compound-complex sentence and comma rules

0

During the rainy season in Hawaii, temperatures become a little cooler and showers more
frequent
, but the Sun still shines most days.
(A) temperatures become a little cooler and showers more frequent
(B) temperatures become a little cooler, also showers become more frequent
(C) temperatures become a little cooler, showers were more frequent
(D) their temperatures become a little cooler and showers happen more frequently
(E) it becomes a little cooler and they have more frequent showers

 

Answer is A.

I think B is correct too. Why isn't it?

What rules do B - E rely on?

What I know is:

The sentence in question is a compound-complex sentence. The complex sentence is “During the rainy season in Hawaii, temperatures become a little cooler and showers more
frequent" and the compound sentence is “the Sun still shines most days.” “During” is a transition word used to show time and introduces the dependent clause “the rainy season in Hawaii.”  “Temperatures become a little cooler and showers more frequent” and the Sun still shines most days are independent clauses. The complex sentence has a compound subject (“temperatures” and “showers”) and a single verb (become). Note that become is the plural form of the verb. The coordinating conjunction “and” connects the two sentences. The focus of the question is the composition of the complex sentence, specifically the connection between the two subjects.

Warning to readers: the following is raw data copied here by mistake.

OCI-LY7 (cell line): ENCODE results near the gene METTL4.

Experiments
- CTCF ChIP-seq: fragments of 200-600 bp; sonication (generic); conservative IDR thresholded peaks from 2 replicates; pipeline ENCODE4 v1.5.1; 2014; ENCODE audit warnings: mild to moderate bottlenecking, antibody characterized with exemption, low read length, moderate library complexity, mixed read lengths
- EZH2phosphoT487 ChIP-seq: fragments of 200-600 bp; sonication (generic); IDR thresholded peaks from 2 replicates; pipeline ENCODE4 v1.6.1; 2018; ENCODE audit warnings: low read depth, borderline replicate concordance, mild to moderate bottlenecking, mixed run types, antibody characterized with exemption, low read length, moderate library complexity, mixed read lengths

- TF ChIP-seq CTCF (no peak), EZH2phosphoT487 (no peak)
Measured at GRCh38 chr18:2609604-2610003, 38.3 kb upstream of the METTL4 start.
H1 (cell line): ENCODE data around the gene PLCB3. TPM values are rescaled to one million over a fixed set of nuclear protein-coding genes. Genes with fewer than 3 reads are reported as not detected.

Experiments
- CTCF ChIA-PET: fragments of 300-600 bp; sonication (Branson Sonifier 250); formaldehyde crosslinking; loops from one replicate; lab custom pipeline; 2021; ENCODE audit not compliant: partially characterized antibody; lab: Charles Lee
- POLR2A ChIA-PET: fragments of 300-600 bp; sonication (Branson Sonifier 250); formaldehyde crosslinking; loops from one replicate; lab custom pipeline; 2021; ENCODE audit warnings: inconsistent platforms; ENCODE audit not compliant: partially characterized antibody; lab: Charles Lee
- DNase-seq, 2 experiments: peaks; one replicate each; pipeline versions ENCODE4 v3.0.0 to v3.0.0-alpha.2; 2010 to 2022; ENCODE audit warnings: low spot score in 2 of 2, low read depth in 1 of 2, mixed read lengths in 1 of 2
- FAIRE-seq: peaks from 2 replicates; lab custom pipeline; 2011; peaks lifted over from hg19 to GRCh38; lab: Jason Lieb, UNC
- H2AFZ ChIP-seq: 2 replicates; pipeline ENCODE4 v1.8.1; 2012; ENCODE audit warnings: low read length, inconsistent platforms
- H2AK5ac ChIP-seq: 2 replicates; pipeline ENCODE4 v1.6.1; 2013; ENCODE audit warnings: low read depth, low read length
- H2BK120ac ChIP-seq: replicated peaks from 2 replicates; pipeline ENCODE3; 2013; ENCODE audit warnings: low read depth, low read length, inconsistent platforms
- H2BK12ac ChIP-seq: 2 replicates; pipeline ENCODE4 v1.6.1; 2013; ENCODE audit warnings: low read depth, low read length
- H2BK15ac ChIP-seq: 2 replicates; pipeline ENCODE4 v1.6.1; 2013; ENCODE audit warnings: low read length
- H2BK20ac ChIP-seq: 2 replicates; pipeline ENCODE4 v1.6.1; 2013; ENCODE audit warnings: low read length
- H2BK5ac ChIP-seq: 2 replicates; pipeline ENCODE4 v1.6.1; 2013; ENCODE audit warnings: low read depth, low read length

Thanks for all your help.

SAT grammar asked Aug 21 '13 at 07:08 Fromagebus New member

1 answer


1

'During the rainy season in Hawaii' is an introductory adverbial prepositional phrase answering the question 'when'. It will always be followed by a comma. This is not a clause and will not, in itself, make the sentence complex.

Let's look at the options you have listed.

 

(A) temperatures become a little cooler and showers more frequent

I see this as a compound sentence. You have two subjects, temperatures and showers, and two verbs, although the second instance of become is understood. Because of this, I would put a comma after 'cooler'. My reasoning may be open for debate, however.


(B) temperatures become a little cooler, also showers become more frequent

This is a compound sentence as well, and it is written correctly.

 

(C) temperatures become a little cooler, showers were more frequent

Here, you have a compound sentence but no conjunction. This is called a comma splice. A semicolon should replace the comma.

 

(D) their temperatures become a little cooler and showers happen more frequently

This is a run on sentence. You have the conjunction, but there is no punctuation. There should be a comma after 'cooler'.

 

(E) it becomes a little cooler and they have more frequent showers

This is the same errror as (D).

 

Note that all of your examples should end in a period.

link comment answered Aug 21 '13 at 15:37 Lewis Neidhardt Grammarly Fellow

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